When Tour de France champion Floyd Landis's second test came back showing higher-than-allowable levels of testosterone, he immediately denied that he had used any banned substance.
He's hardly the first athlete to deny using -- rather than own up to -- steroids.
Baseball's Rafael Palmeiro denied it, though a positive test later led to ballpark boos and retirement.
Track and field's Marion Jones was banned from some track meets because her coach dabbled in steroids.
"I'm an athlete that has always been drug free," Jones said. "I am right now, and I will always be."
Why do athletes rarely confess when confronted with hard lab evidence that they were caught cheating? Sports commentator Frank Deford says it is because high-achieving competitive athletes are used to battling and winning.
"It's easier to put the process on trial than to put yourself on trial," Deford said. " 'The laboratory's wrong. They must have gotten it wrong. The newspapers leaked it. That's not fair. Uh, the French don't like us.' "
The excuses are sometimes creative.
Barry Bonds said he thought he was using flaxseed oil, not steroids.
Olympic sprinter Dennis Mitchell claimed beer, whiskey and repeated sex with his wife the night before a race resulted in extra testosterone.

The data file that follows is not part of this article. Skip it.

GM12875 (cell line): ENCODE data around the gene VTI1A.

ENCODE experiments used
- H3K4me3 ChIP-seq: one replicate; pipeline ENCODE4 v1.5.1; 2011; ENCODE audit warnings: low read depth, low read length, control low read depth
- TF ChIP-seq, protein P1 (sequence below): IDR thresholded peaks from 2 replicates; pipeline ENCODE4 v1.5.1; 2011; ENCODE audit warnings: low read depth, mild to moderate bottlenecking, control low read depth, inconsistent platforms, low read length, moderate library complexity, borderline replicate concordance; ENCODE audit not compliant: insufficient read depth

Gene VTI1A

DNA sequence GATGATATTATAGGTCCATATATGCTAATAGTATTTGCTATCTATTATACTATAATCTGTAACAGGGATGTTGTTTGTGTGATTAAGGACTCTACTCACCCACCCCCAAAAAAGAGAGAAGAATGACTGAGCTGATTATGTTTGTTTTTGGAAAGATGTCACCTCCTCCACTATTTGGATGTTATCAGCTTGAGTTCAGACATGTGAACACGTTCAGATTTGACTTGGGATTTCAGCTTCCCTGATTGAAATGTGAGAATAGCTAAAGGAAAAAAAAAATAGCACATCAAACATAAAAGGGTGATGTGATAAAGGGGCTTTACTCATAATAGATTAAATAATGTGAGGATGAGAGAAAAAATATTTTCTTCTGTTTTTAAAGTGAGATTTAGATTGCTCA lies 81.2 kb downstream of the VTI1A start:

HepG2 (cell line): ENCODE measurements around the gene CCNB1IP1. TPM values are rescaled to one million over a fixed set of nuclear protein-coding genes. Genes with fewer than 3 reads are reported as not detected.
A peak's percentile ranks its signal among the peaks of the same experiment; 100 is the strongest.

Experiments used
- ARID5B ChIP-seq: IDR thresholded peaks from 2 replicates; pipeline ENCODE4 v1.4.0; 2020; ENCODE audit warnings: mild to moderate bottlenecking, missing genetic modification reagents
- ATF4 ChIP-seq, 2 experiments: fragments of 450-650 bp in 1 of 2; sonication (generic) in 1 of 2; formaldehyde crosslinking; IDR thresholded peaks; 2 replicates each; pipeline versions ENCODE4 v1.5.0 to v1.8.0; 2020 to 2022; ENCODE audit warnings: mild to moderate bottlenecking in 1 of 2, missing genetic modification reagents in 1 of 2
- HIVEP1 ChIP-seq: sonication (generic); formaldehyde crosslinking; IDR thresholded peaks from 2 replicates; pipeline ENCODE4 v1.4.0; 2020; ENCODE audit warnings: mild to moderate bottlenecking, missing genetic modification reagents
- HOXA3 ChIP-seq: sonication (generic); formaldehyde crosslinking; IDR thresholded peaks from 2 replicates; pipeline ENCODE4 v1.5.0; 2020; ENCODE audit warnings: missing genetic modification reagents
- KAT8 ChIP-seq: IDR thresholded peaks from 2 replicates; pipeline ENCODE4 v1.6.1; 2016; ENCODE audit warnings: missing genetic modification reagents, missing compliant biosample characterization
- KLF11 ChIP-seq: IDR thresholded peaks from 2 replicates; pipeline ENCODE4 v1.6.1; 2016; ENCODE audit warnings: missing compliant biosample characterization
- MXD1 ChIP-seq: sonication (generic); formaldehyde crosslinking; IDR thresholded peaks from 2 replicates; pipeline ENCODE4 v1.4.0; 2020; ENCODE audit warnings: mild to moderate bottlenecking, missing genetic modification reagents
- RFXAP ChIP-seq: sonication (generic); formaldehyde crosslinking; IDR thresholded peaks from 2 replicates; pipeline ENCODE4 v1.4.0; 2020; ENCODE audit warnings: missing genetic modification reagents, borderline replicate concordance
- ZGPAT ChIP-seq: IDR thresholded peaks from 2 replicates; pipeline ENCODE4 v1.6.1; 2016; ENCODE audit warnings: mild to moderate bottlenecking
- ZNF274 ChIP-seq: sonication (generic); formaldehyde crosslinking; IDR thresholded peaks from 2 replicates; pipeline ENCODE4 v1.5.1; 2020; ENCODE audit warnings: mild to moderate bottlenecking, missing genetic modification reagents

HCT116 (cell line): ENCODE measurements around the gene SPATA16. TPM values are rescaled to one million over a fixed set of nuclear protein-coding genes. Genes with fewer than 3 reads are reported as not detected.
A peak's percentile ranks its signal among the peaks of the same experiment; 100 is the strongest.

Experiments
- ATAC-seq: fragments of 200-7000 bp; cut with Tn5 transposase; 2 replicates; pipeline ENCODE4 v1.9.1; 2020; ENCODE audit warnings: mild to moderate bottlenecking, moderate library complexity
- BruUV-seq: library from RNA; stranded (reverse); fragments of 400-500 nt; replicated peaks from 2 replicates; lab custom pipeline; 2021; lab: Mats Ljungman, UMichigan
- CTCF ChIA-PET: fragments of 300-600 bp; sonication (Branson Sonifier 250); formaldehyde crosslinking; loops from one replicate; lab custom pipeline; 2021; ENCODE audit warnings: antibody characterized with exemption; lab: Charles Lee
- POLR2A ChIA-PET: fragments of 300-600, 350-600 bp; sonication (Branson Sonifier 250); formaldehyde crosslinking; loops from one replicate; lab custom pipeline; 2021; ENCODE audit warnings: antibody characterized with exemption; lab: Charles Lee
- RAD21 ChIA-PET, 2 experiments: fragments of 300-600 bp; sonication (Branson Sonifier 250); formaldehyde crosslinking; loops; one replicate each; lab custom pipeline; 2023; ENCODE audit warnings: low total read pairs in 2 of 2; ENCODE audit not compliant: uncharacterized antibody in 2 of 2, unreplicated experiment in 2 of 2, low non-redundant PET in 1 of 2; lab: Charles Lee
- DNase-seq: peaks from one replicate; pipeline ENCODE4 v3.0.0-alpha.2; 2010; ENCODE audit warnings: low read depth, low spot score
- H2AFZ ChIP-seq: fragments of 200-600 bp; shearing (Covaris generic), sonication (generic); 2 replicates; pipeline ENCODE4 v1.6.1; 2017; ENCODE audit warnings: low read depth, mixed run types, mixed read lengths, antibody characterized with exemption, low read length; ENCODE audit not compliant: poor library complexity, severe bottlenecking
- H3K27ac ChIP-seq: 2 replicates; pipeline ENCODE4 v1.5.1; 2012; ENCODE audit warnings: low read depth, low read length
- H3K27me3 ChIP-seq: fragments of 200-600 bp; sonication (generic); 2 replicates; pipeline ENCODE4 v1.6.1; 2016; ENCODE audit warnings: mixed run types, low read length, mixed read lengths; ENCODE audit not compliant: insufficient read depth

Floyd Landis blamed it on alcohol, but didn't mention sex.
"The level I have had during the Tour and all my career are absolutely natural and produced by my own organism," he said.
Cyclist Tyler Hamilton had to explain why somebody else's blood was in his veins. He claimed a vanished twin, absorbed by his body in the womb. The courts didn't buy it.
Deford says the denials will continue because athletes stick together and then the fans forget. So there is little downside for athletes who cheat and then lie about it.
"If you've got all your colleagues essentially behind you, if the public really doesn't come down as hard on cheaters as they do as, say on gamblers, on people who fix games -- as long as that is the case, then it's better to maintain your innocence," he said.